On Thursday state Rep. Phyllis Kahn will introduce a bill challenging another unreasonable ban the hardworking masses don't support.

See also:
Phyllis Kahn Want to Allow 18-Year-Olds to Drink at Bars

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Some Republicans Say Walkers and Bikers Should Pay Extra Fee to Use State Trails

Doug Kerr via Flickr
The tax and spend GOP is at it again
Republicans sitting on the House Environment and Natural Resources committee are sick of freeloading walkers and bikers using state trails for free.

Rep. Tony Cornish channeled his inner Ron Swanson during a hearing Wednesday, calling for an extra fee for trail users. He envisions people paying to "attach a sticker on the back of the bike, or a pass on the back of your shirt or a patch on your leotard or whatever they wear on those bikes," according to MPR.

See also:
A One-Mile Bike Path With a $9.2 Million Price Tag

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Phyllis Kahn Wants to Allow 18-Year-Olds to Drink at Bars

Jess Johnson via Flickr
Do we want 18-year-olds drinking at bars?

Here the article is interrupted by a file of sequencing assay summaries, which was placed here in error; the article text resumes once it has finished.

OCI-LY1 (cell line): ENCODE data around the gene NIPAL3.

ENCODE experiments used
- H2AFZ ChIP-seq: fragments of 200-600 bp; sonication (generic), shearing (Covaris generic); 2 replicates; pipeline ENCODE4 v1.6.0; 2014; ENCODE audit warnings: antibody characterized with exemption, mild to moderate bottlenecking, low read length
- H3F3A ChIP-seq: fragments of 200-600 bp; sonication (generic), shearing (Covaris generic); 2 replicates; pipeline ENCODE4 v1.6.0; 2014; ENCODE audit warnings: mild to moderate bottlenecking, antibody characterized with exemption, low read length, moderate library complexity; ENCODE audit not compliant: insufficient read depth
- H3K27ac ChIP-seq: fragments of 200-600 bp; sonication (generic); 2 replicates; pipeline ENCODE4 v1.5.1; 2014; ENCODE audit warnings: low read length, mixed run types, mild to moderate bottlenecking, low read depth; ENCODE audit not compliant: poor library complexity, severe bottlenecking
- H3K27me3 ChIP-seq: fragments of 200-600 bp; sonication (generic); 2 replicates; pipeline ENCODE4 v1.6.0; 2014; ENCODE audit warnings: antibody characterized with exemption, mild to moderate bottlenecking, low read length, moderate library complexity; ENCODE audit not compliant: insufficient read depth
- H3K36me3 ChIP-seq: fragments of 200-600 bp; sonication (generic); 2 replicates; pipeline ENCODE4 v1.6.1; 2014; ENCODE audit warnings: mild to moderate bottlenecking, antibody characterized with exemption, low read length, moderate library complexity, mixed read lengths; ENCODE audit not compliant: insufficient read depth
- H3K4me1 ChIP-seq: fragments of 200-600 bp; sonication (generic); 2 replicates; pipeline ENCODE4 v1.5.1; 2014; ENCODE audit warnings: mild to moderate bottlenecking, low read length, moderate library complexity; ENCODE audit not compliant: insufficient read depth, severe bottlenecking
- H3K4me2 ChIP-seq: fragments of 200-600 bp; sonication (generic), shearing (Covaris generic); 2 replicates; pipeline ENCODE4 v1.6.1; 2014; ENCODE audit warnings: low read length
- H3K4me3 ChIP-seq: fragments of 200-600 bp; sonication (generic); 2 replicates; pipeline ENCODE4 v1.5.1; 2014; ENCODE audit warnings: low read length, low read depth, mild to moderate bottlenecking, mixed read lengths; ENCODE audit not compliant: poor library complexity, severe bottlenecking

A coalition of Democrats and Republicans in the state House are trying to get Minnesota's drinking age lowered back down to 18 -- but only in bars.

Phyllis Kahn, the chief author of bill, says a 2012 Supreme Court decision upholding Obamacare opened the door for states to stray from the federally-mandated 21-year-old drinking age.

See also: How About That National 21 Drinking Age?

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Bill Legalizing Exploding, Aerial Fireworks In Minnesota Introduced Today

Jon DeJong via Flickr
We'd really have no reason to venture into Wisconsin anymore if this and Sunday liquor sales passes
Minnesota recently legalized gay marriage and medical marijuana; how about Sunday liquor sales and better fireworks this year?

Five state senators -- four GOP and one DFL -- introduced a bill today that would legalize the sale of "aerial and audible" fireworks in Minnesota.

See also:
Katy Perry's "Firework" Used to Promote Legalizing Bottle Rockets in Minnesota

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Convicted Felons Have the Best Chance in Years to Gain Right to Vote in Minnesota

Emily Baxter
An estimated 200 people attended a Restore the Vote rally yesterday near the Capitol
This year libertarian and Tea Party conservatives joined ultra-liberal organizations like the ACLU and Take Action MN to create a loud, formidable coalition with the best shot in years of restoring voting rights to convicted felons on probation or parole.